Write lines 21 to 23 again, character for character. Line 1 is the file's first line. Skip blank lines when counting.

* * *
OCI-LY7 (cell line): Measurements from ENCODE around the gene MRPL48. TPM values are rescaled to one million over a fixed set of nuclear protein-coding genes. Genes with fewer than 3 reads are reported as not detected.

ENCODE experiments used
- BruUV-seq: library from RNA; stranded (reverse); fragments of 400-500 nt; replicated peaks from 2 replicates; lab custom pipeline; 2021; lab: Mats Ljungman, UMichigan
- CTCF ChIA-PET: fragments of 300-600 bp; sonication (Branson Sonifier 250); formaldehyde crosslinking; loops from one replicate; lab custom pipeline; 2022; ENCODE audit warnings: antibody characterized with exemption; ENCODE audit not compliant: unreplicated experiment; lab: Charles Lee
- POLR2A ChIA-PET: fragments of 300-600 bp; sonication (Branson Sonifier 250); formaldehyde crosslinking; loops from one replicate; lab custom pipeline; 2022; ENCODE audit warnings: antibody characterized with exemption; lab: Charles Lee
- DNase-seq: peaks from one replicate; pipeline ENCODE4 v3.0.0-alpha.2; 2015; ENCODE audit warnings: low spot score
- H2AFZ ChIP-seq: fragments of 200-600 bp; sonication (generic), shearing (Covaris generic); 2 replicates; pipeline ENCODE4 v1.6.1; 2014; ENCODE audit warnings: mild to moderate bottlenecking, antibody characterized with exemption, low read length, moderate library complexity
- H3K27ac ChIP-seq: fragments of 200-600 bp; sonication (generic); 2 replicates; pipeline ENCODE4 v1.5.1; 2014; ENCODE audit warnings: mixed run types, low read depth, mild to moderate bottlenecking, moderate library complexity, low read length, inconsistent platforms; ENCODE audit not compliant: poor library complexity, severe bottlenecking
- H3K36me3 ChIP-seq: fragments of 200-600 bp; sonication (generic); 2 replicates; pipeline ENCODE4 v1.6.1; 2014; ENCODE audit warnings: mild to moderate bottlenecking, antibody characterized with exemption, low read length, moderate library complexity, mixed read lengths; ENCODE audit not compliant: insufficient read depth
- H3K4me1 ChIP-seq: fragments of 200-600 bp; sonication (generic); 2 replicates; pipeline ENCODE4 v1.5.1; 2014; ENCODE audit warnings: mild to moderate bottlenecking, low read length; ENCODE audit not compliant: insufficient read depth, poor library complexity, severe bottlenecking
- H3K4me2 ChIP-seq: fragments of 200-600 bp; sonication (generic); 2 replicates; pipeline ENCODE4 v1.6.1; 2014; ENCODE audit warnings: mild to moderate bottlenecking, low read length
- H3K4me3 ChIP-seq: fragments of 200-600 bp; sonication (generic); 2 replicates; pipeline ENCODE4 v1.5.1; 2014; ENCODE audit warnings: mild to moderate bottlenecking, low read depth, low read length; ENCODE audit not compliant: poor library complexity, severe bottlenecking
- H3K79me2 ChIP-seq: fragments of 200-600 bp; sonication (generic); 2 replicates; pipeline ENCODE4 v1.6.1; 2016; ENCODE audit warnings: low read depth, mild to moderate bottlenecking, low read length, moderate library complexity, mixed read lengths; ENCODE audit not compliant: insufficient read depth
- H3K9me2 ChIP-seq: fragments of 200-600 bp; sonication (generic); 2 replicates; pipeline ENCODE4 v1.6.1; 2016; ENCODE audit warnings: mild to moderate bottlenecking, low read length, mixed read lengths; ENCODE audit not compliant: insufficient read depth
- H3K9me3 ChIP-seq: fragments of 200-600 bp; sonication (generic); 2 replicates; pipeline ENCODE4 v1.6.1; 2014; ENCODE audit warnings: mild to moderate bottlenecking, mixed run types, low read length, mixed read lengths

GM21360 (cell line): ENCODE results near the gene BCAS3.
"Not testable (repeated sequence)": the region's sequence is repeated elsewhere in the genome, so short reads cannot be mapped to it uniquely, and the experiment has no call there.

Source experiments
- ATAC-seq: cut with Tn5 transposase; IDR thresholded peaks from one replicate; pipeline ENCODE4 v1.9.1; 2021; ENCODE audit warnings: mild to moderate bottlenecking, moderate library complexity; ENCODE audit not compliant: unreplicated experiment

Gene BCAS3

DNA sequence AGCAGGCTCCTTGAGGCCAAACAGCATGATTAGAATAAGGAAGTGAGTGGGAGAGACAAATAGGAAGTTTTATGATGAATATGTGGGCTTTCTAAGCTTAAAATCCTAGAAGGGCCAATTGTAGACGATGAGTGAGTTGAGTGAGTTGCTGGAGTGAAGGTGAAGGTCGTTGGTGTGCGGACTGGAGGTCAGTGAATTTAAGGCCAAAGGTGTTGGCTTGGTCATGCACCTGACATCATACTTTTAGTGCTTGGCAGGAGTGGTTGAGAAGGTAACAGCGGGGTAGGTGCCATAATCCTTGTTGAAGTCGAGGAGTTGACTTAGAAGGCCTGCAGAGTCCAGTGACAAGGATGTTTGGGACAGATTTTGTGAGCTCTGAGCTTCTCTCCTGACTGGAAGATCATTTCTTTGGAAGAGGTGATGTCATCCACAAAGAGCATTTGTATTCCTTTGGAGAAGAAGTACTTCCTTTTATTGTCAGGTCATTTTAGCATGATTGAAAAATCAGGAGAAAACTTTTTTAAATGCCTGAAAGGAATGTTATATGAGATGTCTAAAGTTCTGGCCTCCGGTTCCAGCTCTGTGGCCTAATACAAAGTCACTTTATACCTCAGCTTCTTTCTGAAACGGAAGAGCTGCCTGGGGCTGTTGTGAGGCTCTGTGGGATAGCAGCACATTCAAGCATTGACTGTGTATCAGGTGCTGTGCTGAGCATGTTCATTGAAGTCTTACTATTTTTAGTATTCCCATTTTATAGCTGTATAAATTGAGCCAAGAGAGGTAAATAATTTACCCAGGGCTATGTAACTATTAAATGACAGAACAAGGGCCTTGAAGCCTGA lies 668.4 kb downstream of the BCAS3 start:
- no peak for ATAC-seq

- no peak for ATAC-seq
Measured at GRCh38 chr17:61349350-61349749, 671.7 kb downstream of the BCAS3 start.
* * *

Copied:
DNA sequence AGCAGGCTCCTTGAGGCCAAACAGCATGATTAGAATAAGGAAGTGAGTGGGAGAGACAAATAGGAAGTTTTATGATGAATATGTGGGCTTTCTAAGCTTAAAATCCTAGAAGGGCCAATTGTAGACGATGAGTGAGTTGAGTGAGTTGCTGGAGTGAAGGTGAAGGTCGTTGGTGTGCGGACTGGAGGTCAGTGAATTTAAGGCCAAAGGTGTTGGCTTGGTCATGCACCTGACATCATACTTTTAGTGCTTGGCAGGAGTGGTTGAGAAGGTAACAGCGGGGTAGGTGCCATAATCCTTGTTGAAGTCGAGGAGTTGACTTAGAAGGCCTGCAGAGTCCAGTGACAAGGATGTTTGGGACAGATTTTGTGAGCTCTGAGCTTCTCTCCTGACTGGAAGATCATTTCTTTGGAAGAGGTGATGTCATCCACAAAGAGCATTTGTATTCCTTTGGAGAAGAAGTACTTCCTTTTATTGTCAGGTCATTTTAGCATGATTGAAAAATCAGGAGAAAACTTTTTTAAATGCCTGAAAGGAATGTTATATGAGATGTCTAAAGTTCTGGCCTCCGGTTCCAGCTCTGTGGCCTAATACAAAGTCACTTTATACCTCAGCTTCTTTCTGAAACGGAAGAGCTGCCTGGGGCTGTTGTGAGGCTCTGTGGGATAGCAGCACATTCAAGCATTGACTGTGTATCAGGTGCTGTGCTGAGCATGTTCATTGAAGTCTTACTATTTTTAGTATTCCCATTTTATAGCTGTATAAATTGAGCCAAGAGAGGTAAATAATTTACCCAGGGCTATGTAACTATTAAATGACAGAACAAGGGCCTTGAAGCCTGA lies 668.4 kb downstream of the BCAS3 start:
- no peak for ATAC-seq

- no peak for ATAC-seq